Ten Marketing Rules From Super Bowl Ads

The New York Giants won Super Bowl XLVI in 2012 Photograph by Ron Antonelli/NY Daily News via Getty Images

To the average business owner, Super Bowl commercials often appear to be frivolous, expensive diversions from responsible, straightforward advertising. But Super Bowl campaigns done right are among the most effective marketing efforts there are. They have to be—or the world’s leading brands wouldn’t spend big bucks on them year after year.

The concepts needed for a winning Super Bowl campaign are the same for any powerful, year-round marketing program, regardless of the size of your company or budget. That’s what I learned over the past dozen years as my advertising firm asked consumers to rate the big-game commercials in our online ADBOWL. By analyzing the winners and losers from among hundreds of contenders, I’ve identified 10 rules that make winning campaigns work. See how they apply to your marketing efforts:

1. Put strategy first. It’s true that creativity is the name of the game in Super Bowl advertising; it’s what gets you into the conversation around the water cooler the next day. But creativity without strategy is ineffective. Back in 2000, when startups like Epidemic.com and Lifeminders.com made their game-day debut, nobody understood what they were about (and the companies are both long gone). By contrast, last year Pizza Hut took a fairly pedantic approach, buying less expensive pregame commercials rather than pricey in-game spots to capture early delivery orders on the biggest pizza sales day of the year. Not terribly creative, but pretty smart.

2. Be relevant. The Super Bowl is the country’s biggest party; most advertisers know that and create fun (or funny) efforts around it. In 2003, FedEx produced a captivating takeoff on that year’s blockbuster movie Castaway, suggesting an imaginative and amusing postscript to the film. At the height of the dot-com boom when unproven startups had venture capital to burn, E*Trade ran a nonsensical commercial featuring a toe-tapping monkey followed by the simple caption, “Well, we just wasted 2 million bucks. What are you doing with your money?” And a couple of years back, Chrysler made itself (and its hometown) relevant again with its Eminem-inspired “Imported from Detroit” commercial.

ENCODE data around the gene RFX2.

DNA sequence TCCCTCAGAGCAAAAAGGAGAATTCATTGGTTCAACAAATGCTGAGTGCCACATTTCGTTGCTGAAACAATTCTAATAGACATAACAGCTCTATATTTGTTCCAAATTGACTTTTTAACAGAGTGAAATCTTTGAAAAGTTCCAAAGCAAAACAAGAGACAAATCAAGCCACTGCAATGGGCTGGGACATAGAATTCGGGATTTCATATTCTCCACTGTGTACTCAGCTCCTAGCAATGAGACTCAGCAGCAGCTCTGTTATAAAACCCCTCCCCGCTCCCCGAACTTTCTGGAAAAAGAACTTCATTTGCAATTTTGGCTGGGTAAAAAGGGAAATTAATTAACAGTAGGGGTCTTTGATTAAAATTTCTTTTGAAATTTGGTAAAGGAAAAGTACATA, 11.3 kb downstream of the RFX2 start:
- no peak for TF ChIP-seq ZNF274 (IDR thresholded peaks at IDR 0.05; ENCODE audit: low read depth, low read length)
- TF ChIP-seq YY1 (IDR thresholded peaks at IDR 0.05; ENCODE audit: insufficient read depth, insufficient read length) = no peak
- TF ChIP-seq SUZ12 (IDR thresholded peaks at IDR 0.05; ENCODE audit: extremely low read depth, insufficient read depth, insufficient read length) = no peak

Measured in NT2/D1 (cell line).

3. Keep it simple. One of my favorite Super Bowl commercials is Google’s “Parisian Love.” Using minimal, almost static shots of a search on the Google home page, in less than a minute the commercial takes us from “study abroad paris france” through “impress a French girl” and “churches in Paris” to “how to assemble a crib.” It’s a charming, theater-of-the-mind love story that celebrates the role Google can play in our lives. That one of the simplest Super Bowl commercials ever was created for a brand that deals with extreme complexity isn’t just ironic; it’s an inspiration for the rest of us who don’t have money to burn.

4. Show, don’t tell. Way back in 1974 (before Super Bowl ads were so celebrated), Master Lock ran a simple commercial called “Marksman” that showed its signature product standing up to a rifle shot. It was a demonstration far more impressive than anything the announcer could have said (one did, in fact, say a great deal, but nobody remembers what it was). Thirty-four years later, Procter & Gamble, instead of touting Tide-to-Go’s stain-fighting power, let a stain do the talking. It made the point far better than a talking head would have. It’s always better to get your prospects to draw their own conclusions, rather than trying to talk them into something.